The advice given on this site is based upon individual or quoted experience, yours may differ.
The Officers, Staff and members of this site only provide information based upon the concept that anyone utilizing this information does so at their own risk and holds harmless all contributors to this site.
I have the same boat, #411, but with a cock pit Bimini, on rail's. so it can be adjusted, for and aft. I have also, re-drill my boom block hole, Fwd, a little more than a foot. [ more room for a bigger Bimini}! and installed a 6 to 1 block. ( less work ) I had the foot of my main sail,(clue end only) re-cut, 8", so the boom is higher. ( clears the Bimini ) So, I'm watching this.
Thanks Tomas for the cool observation... I see the similarity too.
The plastics vendor suggested there would not be a plastic sheet product suitable and recommended building a fiberglass sheet - rather than go through the multiple steps to build a fiberglass hard top I'll stick with fabric.
Here is a photo of a sheet of Duta Skrim patterning material as procured from Sailrite spread over the frame. The Dura Skrim is adhered to the frame by a bit of Seamstick laid on tape as depicted in Sailrite bimini fabrication videos on youtube.
I am a bit concerned about how to sew the zippers as they approach the outboard ends of the bimini fabric. Sailrite basically says to migrate the path of the zipper about 1 3/4 inches and that will take up the slack as the fabric wraps around the end-curve of the bow.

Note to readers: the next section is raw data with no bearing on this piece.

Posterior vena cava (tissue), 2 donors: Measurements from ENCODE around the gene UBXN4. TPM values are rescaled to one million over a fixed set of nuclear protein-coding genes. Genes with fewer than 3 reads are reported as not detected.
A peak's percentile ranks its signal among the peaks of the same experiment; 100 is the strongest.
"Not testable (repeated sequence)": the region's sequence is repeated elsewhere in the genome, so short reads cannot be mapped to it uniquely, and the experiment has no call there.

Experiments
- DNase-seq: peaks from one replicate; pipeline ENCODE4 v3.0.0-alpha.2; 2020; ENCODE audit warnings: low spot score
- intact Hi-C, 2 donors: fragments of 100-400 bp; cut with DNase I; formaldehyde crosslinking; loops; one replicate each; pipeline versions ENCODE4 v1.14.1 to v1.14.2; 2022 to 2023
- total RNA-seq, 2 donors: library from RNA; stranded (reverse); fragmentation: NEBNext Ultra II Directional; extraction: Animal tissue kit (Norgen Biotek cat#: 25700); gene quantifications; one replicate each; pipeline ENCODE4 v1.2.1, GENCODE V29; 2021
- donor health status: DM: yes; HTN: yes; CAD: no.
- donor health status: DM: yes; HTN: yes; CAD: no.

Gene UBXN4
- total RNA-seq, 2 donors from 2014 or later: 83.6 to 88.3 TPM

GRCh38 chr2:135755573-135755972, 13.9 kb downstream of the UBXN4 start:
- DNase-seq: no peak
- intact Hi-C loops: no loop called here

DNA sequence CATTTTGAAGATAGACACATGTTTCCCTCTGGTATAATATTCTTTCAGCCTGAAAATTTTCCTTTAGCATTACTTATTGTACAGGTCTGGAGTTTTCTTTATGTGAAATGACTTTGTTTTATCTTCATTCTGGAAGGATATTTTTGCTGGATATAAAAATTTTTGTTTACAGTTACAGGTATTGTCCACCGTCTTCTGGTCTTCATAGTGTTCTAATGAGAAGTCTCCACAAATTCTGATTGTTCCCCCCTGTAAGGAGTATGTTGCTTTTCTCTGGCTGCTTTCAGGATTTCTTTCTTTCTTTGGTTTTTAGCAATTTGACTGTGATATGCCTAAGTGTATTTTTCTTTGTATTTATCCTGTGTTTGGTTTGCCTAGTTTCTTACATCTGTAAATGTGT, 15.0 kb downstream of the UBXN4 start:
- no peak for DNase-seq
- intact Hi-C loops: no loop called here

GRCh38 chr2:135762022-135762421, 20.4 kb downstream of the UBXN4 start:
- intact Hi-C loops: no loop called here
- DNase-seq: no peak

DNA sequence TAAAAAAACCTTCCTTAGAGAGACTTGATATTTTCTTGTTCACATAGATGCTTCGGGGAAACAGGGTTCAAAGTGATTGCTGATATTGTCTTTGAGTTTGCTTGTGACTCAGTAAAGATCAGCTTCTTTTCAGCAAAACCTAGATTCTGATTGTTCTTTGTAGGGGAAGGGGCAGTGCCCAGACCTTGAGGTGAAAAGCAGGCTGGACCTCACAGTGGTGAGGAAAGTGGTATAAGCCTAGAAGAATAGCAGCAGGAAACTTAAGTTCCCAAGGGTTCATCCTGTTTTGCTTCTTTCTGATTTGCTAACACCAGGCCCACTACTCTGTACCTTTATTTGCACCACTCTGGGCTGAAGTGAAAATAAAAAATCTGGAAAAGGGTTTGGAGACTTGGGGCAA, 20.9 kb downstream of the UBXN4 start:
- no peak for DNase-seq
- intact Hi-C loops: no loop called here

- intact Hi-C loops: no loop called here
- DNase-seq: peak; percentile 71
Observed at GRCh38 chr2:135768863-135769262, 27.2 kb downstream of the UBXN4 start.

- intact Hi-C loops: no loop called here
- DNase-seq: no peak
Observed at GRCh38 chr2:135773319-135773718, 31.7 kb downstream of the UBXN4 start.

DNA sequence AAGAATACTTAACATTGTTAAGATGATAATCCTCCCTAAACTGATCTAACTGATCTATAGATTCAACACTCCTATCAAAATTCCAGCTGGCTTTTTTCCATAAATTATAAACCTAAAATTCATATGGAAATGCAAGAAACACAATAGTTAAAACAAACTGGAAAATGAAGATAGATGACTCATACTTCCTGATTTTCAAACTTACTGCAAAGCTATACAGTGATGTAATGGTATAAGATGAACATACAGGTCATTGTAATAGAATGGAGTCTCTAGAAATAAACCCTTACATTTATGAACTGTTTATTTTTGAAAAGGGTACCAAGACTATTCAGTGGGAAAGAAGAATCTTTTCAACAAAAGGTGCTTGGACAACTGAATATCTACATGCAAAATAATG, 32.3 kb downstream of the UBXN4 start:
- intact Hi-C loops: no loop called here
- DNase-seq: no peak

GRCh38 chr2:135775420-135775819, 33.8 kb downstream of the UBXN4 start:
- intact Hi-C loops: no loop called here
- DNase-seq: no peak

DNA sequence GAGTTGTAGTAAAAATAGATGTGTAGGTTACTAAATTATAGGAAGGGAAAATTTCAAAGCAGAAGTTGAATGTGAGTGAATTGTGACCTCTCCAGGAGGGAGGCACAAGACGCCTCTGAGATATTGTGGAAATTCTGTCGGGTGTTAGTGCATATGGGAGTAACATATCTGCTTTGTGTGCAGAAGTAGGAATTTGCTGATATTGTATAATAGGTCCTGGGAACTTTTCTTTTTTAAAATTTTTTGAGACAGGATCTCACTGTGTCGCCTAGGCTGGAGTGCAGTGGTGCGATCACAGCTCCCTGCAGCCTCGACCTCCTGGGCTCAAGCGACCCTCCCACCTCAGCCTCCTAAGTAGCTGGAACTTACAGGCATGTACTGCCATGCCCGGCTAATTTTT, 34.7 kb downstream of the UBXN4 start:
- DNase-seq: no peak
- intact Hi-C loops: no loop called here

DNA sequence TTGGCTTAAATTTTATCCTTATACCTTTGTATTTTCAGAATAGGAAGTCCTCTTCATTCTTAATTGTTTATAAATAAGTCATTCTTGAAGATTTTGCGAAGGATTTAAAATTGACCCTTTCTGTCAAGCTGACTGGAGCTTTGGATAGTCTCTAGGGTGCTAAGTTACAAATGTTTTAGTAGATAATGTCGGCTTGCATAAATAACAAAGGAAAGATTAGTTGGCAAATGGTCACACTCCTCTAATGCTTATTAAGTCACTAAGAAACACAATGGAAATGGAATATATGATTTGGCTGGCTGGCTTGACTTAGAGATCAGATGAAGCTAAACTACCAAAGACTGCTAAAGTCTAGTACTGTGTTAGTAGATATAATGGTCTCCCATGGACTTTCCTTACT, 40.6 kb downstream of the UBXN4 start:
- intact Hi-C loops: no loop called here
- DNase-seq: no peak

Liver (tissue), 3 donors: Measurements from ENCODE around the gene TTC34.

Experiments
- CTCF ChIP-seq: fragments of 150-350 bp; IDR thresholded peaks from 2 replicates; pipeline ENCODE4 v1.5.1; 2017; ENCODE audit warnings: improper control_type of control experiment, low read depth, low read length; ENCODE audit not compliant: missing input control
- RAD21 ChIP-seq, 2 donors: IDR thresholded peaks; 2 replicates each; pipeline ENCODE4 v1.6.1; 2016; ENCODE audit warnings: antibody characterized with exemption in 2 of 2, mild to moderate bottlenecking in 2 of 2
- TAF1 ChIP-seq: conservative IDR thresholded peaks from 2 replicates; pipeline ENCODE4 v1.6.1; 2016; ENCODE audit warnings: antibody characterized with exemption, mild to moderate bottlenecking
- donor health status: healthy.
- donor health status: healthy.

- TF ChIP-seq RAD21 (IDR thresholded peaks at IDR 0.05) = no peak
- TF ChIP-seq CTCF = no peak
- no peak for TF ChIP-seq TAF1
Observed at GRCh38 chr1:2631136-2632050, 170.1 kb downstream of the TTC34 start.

The pattern and the material are just a little big for working in my studio so I had to relocate to the patio... did not like laying down the fabric on the concrete but then I declared it will be exposed to the elements for several years so go ahead. Perhaps could have laid down a sheet of plastic drop cloth under - maybe next time.
Then cutting the Sunbrella - hot knife is the only way to go as it locks the edges of the fabric while cutting. On smaller cuts that will be hemmed I will use scissors.
The Sailrite LS-1... it flat chews through that material... far easier to use than the older Pfaff 130 (in the background) that I used in the past. One piece of advise the loft gave me when discussing was to use lifetime thread... the argument was why would you sew with polyester thread that will breakdown in three years when the Sunbrella is guaranteed for eight? I agreed and purchased the PTFE thread from Sailrite - super expensive but still agree that the bite of the price is offset by not having to restitch that thing before its lifespan is over.
Laid out to see the progress...
And then down to the boat for a test fit. Choose to test fit as I had not done this task before and was unsure of how the fit would turn out. Fit is pretty good - I made a few marks and will compare them with the pattern as I finish sewing this bimini fabric.
Notice: The advice given on this site is based upon individual or quoted experience, yours may differ. The Officers, Staff and members of this site only provide information based upon the concept that anyone utilizing this information does so at their own risk and holds harmless all contributors to this site.